A Woman Searches For Answers to Why Women Supposedly Can’t Do Pull-ups – But Before She Can Even Put the “t” on Can’t, Google Suggests A Billion Results of Things Women Can’t Do.
It was a simple Google search.
Having succeeded at my first ever pull-up, I, a 27 year old female who has long held a grudge against not being able to do this exercise, was regaling my coworker with my triumph. He informed me of an article online which explained why, for this one exercise, women were biologically, or physiologically, at a disadvantage. He assured me it wasn’t just an unfairly biased gender thing, logically speaking.
So I went to Google the article, searching “why women can’t do a pull-up” but I hadn’t even put the ‘t’ on the ‘can’t’ when Google made an auto suggestion. I had only typed in “why women can” and I immediately got “Why women can’t have it all.”
I was shocked this was the first and only suggestion.
And then my curiosity got the better of me. I typed in “Why men can’t.” No suggestions.
Really? REALLY? I consider myself thoroughly exposed to the gross sixth-grade-back-of-the-school-bus humor of the internet enough to know plenty of people have researched “why men can’t have babies” and all sorts of other bodily curiosities. Yet not one suggestion came up for “why men can’t.”
Now of course, that’s just Google making a suggestion. We’ve all laughed as our innocent half-search for “how to get a stain out of” has yielded horrifying results when we didn’t finish typing the query fast enough. But what about when we actually hit enter?
When I searched “Why men can’t,” four of the first five results bring women into the title.
A more advanced search of “why men can’t” –women (which is a way to make Google only show articles that don’t have ‘women’ involved, and have to have the phrase “why men can’t” exactly in that order) yields 284,000 results. Or, 0.07% of the original batch.
Now what if we search for “why women can”?
All of them are “Why women can’t” except one, which is the statement rephrased as the question, “can women have it all?” Not a single “Why women can” comes up. Only one result mentions men, and one mentions “a very brave husband” at that.
Not wanting to let grammar bias the seemingly alarming result, I did the advanced search for exactly “why women can”… and got the exact same results. It’s not until I asked Google to specifically leave out “can’t” that I got 0.1% of the articles back.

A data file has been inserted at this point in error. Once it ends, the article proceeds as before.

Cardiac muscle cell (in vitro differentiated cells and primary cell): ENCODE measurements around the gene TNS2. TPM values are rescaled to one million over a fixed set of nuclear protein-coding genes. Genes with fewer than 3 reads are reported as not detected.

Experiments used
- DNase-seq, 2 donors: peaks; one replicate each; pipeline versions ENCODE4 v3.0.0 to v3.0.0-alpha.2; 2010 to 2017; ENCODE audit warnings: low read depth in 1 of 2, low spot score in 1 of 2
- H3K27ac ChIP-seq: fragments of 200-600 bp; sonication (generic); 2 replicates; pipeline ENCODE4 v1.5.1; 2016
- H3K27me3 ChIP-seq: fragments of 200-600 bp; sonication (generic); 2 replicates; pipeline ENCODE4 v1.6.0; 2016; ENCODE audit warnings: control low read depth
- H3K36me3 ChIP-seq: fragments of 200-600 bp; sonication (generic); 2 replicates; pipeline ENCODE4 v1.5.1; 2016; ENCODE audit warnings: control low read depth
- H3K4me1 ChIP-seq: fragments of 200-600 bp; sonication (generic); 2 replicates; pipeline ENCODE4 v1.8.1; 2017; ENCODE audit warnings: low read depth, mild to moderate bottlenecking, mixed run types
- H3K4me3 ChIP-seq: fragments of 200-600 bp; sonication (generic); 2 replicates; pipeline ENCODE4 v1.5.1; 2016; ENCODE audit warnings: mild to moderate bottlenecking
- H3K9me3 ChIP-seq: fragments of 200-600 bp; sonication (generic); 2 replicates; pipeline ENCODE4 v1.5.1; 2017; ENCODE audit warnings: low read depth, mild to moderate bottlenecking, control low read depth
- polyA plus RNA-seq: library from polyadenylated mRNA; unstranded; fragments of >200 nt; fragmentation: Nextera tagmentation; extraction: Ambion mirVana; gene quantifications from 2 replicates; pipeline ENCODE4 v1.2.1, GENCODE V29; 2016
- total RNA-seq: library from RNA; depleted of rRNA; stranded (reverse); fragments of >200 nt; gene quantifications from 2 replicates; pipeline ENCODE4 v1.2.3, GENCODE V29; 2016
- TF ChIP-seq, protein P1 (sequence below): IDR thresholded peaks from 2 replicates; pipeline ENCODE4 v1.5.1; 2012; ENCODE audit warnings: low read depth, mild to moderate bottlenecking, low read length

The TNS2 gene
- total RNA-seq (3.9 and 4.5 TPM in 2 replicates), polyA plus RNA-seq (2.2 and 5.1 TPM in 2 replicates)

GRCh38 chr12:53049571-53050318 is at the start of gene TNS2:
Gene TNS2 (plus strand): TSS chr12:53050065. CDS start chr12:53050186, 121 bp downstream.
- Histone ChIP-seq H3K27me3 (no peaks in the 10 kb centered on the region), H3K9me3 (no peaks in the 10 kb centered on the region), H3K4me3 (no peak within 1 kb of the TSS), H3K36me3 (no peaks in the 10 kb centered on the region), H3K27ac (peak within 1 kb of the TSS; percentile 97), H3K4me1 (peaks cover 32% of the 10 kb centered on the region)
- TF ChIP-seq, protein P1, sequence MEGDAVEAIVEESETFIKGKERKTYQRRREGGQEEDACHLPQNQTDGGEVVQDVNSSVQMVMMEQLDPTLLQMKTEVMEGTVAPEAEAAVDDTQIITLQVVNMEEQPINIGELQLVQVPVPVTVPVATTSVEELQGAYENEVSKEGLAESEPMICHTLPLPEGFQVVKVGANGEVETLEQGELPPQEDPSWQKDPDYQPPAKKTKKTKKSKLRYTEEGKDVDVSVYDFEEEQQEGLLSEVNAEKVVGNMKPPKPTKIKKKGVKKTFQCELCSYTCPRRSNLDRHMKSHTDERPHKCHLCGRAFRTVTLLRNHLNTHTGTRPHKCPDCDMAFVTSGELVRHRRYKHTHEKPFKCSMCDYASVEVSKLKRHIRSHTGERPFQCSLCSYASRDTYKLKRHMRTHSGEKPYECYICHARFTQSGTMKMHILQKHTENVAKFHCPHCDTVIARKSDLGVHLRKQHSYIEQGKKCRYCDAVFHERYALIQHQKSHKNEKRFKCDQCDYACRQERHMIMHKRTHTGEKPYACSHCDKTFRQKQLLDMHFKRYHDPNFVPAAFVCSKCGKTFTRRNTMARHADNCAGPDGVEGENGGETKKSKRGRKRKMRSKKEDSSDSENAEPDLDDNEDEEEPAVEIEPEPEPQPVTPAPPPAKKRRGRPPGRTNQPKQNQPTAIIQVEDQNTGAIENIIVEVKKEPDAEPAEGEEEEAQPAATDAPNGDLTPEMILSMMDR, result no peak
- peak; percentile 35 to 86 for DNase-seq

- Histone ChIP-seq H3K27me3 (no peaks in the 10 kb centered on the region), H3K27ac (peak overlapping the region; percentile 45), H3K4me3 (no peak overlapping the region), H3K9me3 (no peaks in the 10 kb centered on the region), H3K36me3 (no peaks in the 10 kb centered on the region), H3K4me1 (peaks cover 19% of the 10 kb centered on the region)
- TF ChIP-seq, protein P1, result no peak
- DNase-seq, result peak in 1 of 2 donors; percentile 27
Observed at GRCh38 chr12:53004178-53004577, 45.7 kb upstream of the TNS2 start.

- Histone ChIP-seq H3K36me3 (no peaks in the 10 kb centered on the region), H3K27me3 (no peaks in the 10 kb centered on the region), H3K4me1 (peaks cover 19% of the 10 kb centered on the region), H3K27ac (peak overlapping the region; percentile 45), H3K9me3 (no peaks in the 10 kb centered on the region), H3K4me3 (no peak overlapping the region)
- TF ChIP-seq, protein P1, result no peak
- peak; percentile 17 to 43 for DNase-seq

A guy friend at my gym asked me why I suddenly got so set on doing a pull-up – a rather elementary exercise considering my past physical triumphs have included sandboarding, shark diving, and practicing jujitsu with 200lb men. Was it just to prove I could? Was it a long held grudge against my middle school Physical Fitness Test? Was it because one day I was bored at my gym and saw they had a pull up bar?
I wanted to do a pull-up because I had never really tried. I half-heartedly attempted it once in a while – on a whim, just to check that I still couldn’t.
In the last 20 years I have heard over and over how women can’t do a pull-up. So being efficient and logical and having a million other interests, there was no point in me pouring my energy into something that wouldn’t yield results.
Then one day I realized there is no deep-seeded “women can’t sandboard” logic. It was a new enough sport to have gained popularity when old-school sexism was starting to become less trendy. With a lot of adventure sports I’ve tried, it never crossed my mind in the beginning that I’d be at a disadvantage because I was a girl… I would be at a disadvantage because I had never practiced.
So how did I finally do a pull up after 27 years of not being able to? I stopped thinking “I could do it if I were a man,” and started thinking “I could do it if I practiced.” So I tried every day for two weeks and failed for 13 days straight.
But then one day I succeeded.
Because I finally considered that I, a woman, can do it.
Like the Good Men Project on Facebook!